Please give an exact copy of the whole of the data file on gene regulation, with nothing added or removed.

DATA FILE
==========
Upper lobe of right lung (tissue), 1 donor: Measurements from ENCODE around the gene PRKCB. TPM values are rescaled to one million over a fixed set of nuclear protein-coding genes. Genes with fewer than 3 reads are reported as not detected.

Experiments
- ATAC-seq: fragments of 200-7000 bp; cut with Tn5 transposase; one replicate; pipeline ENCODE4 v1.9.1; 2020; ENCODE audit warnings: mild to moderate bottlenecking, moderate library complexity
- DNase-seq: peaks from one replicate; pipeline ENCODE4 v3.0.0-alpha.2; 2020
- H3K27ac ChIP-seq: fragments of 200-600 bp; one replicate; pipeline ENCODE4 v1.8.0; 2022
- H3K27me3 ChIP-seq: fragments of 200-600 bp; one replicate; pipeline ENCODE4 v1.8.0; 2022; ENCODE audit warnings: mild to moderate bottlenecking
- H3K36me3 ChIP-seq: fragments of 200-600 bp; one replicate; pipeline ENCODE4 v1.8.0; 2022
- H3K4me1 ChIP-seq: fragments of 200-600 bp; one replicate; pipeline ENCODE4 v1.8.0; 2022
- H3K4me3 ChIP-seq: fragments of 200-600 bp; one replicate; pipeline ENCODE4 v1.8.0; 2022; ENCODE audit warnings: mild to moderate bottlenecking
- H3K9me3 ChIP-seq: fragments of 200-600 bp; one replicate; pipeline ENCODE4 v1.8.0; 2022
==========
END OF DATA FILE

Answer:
Upper lobe of right lung (tissue), 1 donor: Measurements from ENCODE around the gene PRKCB. TPM values are rescaled to one million over a fixed set of nuclear protein-coding genes. Genes with fewer than 3 reads are reported as not detected.

Experiments
- ATAC-seq: fragments of 200-7000 bp; cut with Tn5 transposase; one replicate; pipeline ENCODE4 v1.9.1; 2020; ENCODE audit warnings: mild to moderate bottlenecking, moderate library complexity
- DNase-seq: peaks from one replicate; pipeline ENCODE4 v3.0.0-alpha.2; 2020
- H3K27ac ChIP-seq: fragments of 200-600 bp; one replicate; pipeline ENCODE4 v1.8.0; 2022
- H3K27me3 ChIP-seq: fragments of 200-600 bp; one replicate; pipeline ENCODE4 v1.8.0; 2022; ENCODE audit warnings: mild to moderate bottlenecking
- H3K36me3 ChIP-seq: fragments of 200-600 bp; one replicate; pipeline ENCODE4 v1.8.0; 2022
- H3K4me1 ChIP-seq: fragments of 200-600 bp; one replicate; pipeline ENCODE4 v1.8.0; 2022
- H3K4me3 ChIP-seq: fragments of 200-600 bp; one replicate; pipeline ENCODE4 v1.8.0; 2022; ENCODE audit warnings: mild to moderate bottlenecking
- H3K9me3 ChIP-seq: fragments of 200-600 bp; one replicate; pipeline ENCODE4 v1.8.0; 2022